FDA advisory committee to discuss curbing DXM abuse
BETHESDA, Md. The Food and Drug Administration on Tuesday announced through the Federal Register that a Sept. 14 meeting will be held with its drug safety and risk management advisory committee to ascertain the abuse potential of the cough-cold ingredient dextromethorphan as part of the over-the-counter cough suppressant’s benefit/risk ratio.
The Department of Health and Human Services received a request from the Drug Enforcement Administration for a scientific and medical evaluation and scheduling recommendation for dextromethorphan in response to the increased incidence of abuse, especially among adolescents, the FDA reported.
It is not a fresh issue — the Consumer Healthcare Products Association has been raising awareness among parents around the potential of OTC and prescription-drug abuse among teens for several years. In addition, most if not all pharmacy retailers voluntarily require an age verification that a purchaser of DXM products be at least 18 years old at the point of sale.
According to survey data released in March by the Partnership for a Drug-Free America and MetLife Foundation, there was no significant increase in the abuse of over-the-counter cough medicines containing dextromethorphan. The 21st annual Partnership/MetLife Foundation Attitude Tracking Survey found that while lifetime abuse rates among teens for OTC cough medicines have remained relatively flat over the past few years, 12% of teens still report having abused an OTC cough medicine to get high at least once in their lives.
CHPA has been engaged in a long-term, comprehensive initiative to end this type of abuse with partners including the Partnership for a Drug-Free America, the Community Anti-Drug Coalitions of America, and D.A.R.E. America, and more recently, the National Association of School Nurses.
“While these medicines [containing dextromethorphan] are safe and effective when used as directed, they can be dangerous when abused in extreme amounts, especially when combined with alcohol, illicit drugs or certain prescription drugs,” stated Linda Suydam, CHPA president. “The makers of OTC medicines have been aggressive in their efforts to prevent cough medicine abuse among teens.”
NASN and CHPA last month announced the launch of “Home to Homeroom,” an educational program that teams parents with the medical expert in their teen’s school — the school nurse — to help prevent and address teen medicine abuse.
Novo Nordisk launches online contest for insulin pen users
PRINCETON, N.J. Novo Nordisk is asking diabetics to show off how they flex — their insulin pens.
In an effort to change the way people think about taking insulin, Novo Nordisk has launched an online photo contest, “Where Have You Flexed,” for patients who use Levemir FlexPen, NovoLog FlexPen and NovoLog Mix 70/30 FlexPen. Patients can visit WhereHaveYouFlexed.com to submit photos they have taken in unique locations with their FlexPen.
“’Where Have You Flexed’ is an exciting way for people using the FlexPen to show first-hand how they can conveniently take their insulin on-the-go,” said Camille Lee, VP diabetes marketing for Novo Nordisk. “Through the interactive voting function on the site, we look forward to seeing which entries have the biggest impact within the diabetes community and hope that people still taking insulin with a vial and syringe will be inspired to talk to their doctor about FlexPen.”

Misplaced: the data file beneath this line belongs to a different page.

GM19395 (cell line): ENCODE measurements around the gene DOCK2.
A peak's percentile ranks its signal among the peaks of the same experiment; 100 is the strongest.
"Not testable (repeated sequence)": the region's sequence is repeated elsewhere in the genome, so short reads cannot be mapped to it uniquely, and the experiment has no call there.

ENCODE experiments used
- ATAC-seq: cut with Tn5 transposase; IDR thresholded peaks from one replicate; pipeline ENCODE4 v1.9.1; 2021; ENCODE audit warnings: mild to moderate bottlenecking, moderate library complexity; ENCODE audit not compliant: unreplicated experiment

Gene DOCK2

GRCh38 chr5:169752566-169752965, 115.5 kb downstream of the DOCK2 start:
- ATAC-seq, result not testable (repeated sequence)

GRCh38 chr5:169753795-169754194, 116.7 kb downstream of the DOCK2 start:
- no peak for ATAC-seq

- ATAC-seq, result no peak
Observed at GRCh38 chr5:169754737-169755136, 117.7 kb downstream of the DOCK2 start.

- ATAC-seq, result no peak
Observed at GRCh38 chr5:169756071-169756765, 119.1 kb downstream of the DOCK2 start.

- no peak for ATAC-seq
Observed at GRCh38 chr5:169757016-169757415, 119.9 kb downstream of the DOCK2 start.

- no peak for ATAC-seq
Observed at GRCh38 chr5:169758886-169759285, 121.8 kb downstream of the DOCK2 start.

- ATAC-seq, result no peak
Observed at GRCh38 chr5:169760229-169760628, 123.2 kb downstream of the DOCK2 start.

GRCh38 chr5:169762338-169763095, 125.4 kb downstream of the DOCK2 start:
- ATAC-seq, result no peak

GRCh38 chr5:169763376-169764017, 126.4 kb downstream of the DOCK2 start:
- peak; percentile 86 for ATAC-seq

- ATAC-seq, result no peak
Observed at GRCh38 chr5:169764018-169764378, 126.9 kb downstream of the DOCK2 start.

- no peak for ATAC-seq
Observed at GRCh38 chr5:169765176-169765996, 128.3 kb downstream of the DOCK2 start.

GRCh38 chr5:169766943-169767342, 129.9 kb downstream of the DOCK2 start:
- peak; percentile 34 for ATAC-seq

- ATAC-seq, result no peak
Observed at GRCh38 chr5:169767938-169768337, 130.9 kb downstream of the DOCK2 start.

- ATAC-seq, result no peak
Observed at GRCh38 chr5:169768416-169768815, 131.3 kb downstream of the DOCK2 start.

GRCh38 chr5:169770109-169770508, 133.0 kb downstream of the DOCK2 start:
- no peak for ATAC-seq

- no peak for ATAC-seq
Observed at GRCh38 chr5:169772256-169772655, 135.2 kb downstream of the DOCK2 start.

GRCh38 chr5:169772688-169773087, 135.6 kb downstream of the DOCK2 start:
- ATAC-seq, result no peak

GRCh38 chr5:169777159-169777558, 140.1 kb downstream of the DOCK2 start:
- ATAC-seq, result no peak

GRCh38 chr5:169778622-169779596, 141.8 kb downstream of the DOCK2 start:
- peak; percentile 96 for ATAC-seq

Also on the WhereHaveYouFlexed.com site, viewers can watch video with stories from Firestone Indy Lights racecar driver Charlie Kimball, who uses the Levemir FlexPen to help manage his diabetes. The grand prize winner of the Where Have You Flexed contest (determined by a panel of judges and consumer votes) will receive a trip for two to the Firestone Indy Lights championship in Miami on Oct. 2 to see Kimball race, or an elliptical trainer exercise machine delivered to their home. Second and third place winners will receive exercise equipment for their home, while anyone who registers to vote on the site will be entered in a random drawing to win one of five iPod touch portable music players.
“As a professional racing driver, I get to ‘flex’ all over the country — including on the racetrack,” said Kimball, who drives the No. 26 Levemir FlexPen car and is the only licensed racer with Type 1 diabetes in the history of the Indy Racing League. “I’m looking forward to seeing the photos of where other patients with diabetes use their FlexPen and sharing videos of my experiences on the road.”
McNeil Consumer Healthcare recalls lots of infants’, children’s OTC medicines
FORT WASHINGTON, Pa. McNeil Consumer Healthcare on Friday voluntarily recalled all lots that have not yet expired of certain over-the-counter children’s and infants’ liquid products in consultation with the Food and Drug Administration.
McNeil Consumer initiated the recall because some of these products may not meet required quality standards, though no adverse medical events have been reported, the company stated. “However, as a precautionary measure, parents and caregivers should not administer these products to their children.”
Some of the products included in the recall may contain a higher concentration of active ingredient than is specified; others may contain inactive ingredients that may not meet internal testing requirements; and others may contain tiny particles.
“While the potential for serious medical events is remote, the company advises consumers who have purchased these recalled products to discontinue use,” McNeil stated.
The company is conducting a comprehensive quality assessment across its manufacturing operations and has identified corrective actions that will be implemented before new manufacturing is initiated at the plant where the recalled products were made.
For a full list of products recalled, visit http://www.mcneilproductrecall.com/page.jhtml?id=/include/new_recall.inc